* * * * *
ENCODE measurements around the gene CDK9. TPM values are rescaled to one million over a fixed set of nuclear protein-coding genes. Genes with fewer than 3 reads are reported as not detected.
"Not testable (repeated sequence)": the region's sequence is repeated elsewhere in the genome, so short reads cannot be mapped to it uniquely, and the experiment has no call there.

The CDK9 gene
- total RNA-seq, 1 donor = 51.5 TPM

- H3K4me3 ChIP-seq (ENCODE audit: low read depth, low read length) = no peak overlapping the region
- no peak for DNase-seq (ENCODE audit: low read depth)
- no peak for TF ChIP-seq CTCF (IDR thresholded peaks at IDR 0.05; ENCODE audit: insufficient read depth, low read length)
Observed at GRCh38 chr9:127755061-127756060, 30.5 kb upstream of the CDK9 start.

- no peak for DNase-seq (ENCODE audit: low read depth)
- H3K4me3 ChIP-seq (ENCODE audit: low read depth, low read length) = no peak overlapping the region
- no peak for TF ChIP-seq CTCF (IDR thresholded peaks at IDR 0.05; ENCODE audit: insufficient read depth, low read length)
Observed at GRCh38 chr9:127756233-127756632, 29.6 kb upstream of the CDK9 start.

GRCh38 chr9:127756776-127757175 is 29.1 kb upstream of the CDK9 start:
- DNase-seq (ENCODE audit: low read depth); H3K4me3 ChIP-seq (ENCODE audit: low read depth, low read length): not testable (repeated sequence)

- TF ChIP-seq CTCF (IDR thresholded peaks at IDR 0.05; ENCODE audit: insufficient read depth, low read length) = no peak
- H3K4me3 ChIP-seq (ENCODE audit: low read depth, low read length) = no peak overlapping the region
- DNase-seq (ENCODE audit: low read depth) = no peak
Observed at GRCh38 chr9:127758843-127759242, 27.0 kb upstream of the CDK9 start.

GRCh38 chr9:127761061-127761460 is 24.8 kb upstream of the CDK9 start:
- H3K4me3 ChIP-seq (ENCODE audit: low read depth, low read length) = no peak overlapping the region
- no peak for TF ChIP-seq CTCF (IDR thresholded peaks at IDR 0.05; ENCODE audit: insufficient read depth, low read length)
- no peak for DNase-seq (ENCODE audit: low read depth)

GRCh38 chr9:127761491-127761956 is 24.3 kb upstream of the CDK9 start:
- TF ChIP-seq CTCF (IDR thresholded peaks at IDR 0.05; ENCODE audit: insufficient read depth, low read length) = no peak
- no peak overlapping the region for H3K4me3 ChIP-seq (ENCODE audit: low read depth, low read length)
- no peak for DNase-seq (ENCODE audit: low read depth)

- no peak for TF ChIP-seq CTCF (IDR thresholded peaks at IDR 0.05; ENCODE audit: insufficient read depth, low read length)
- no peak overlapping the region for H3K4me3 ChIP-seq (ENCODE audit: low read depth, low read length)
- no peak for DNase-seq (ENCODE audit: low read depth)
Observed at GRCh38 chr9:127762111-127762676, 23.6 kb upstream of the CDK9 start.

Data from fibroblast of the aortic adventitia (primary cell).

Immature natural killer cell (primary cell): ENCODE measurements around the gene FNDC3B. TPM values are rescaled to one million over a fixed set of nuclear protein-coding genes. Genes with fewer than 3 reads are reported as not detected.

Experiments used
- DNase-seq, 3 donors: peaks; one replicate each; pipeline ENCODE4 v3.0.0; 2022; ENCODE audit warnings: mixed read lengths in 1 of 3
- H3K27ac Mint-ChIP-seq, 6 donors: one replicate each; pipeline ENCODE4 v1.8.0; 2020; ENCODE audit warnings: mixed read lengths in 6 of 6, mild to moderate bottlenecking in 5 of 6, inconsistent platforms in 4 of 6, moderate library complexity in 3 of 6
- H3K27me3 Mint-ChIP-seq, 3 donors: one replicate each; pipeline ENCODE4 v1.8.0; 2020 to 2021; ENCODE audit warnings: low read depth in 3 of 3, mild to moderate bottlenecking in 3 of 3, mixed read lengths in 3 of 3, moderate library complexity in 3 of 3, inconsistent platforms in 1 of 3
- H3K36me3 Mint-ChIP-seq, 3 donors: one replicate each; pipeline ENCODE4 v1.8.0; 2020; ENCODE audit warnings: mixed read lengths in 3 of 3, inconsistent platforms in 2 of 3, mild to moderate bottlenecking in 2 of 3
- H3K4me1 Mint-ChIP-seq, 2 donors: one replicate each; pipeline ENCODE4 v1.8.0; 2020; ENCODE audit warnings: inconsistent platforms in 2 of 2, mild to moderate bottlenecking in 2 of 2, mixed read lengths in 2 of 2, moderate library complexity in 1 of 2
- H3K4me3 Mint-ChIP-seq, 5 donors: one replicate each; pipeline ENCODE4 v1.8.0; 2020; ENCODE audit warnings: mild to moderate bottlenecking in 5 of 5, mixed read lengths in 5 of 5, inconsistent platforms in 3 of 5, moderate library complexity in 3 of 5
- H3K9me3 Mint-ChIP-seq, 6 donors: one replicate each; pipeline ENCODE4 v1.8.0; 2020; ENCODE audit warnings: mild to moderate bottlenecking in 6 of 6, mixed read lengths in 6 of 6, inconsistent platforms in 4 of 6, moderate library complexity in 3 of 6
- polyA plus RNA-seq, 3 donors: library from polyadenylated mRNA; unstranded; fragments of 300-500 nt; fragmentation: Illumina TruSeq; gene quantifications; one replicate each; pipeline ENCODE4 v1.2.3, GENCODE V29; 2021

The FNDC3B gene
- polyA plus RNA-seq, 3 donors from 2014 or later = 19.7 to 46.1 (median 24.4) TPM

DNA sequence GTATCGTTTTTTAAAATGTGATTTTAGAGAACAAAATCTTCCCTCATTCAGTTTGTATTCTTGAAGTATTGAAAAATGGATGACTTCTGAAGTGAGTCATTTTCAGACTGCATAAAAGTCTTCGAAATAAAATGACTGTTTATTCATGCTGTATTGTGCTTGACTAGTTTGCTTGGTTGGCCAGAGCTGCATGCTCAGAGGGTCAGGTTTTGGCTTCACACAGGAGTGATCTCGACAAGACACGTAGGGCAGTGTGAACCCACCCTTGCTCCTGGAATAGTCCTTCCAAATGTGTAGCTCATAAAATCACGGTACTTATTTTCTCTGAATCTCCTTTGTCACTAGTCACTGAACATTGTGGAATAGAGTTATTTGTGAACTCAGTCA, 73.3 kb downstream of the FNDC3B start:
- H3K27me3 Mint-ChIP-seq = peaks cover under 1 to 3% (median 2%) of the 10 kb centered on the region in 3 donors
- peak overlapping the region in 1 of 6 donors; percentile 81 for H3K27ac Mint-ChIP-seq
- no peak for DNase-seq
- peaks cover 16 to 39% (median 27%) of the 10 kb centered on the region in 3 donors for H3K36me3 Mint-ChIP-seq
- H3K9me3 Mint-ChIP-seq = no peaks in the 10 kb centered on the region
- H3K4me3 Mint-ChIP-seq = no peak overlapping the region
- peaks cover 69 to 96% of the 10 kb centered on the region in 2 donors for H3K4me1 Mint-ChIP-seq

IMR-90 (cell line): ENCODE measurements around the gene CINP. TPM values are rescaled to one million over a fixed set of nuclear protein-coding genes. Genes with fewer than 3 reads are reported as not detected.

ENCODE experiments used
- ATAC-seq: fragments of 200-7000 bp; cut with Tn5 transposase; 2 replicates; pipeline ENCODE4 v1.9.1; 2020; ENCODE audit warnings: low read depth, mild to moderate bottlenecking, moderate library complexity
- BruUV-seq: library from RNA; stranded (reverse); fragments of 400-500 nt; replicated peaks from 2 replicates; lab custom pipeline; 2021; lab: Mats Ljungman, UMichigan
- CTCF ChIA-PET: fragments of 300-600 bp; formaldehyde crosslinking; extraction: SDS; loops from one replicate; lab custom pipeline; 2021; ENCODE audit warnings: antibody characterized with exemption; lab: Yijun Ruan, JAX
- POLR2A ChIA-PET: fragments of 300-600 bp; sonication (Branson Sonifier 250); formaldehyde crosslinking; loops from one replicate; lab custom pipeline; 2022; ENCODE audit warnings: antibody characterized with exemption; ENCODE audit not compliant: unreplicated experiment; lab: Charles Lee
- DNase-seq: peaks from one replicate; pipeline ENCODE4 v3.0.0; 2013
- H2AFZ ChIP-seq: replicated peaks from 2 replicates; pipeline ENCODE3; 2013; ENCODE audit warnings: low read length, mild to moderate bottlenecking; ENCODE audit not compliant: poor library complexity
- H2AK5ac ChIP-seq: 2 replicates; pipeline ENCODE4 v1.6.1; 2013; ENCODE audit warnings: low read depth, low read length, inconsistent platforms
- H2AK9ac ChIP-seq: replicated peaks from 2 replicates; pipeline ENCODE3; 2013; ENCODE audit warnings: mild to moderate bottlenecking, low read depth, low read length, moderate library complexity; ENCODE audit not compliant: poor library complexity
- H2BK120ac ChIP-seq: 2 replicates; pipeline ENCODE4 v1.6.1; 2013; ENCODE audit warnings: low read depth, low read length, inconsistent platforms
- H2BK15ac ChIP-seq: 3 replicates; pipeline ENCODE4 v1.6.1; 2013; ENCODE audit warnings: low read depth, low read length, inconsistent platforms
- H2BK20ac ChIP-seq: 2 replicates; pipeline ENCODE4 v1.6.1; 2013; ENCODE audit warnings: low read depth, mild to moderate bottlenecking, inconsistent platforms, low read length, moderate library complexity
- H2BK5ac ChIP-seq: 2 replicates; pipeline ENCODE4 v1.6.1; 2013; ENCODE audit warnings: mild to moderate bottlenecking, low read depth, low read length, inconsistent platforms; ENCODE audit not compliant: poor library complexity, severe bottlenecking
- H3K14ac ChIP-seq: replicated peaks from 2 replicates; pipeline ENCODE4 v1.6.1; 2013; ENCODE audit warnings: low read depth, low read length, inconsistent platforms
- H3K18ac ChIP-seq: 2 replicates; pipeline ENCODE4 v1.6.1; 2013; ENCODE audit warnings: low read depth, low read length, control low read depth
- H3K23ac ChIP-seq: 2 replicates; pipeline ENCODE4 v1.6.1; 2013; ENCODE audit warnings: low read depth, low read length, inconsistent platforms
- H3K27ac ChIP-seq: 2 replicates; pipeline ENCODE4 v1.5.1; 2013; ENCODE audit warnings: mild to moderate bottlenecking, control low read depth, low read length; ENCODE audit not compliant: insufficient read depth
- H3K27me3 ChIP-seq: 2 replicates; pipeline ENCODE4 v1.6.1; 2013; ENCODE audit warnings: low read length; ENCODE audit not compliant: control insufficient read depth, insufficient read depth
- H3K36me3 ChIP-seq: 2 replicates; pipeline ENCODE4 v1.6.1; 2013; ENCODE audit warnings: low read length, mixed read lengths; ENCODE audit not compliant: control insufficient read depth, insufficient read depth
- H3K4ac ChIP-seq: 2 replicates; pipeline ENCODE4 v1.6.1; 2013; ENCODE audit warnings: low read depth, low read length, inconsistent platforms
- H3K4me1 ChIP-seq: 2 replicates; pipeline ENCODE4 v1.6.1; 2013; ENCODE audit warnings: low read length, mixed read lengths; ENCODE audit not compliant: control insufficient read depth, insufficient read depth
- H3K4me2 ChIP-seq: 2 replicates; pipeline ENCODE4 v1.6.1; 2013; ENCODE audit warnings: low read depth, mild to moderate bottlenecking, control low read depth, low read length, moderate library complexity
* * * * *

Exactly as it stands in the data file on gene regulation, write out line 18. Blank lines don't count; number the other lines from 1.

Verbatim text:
Observed at GRCh38 chr9:127758843-127759242, 27.0 kb upstream of the CDK9 start.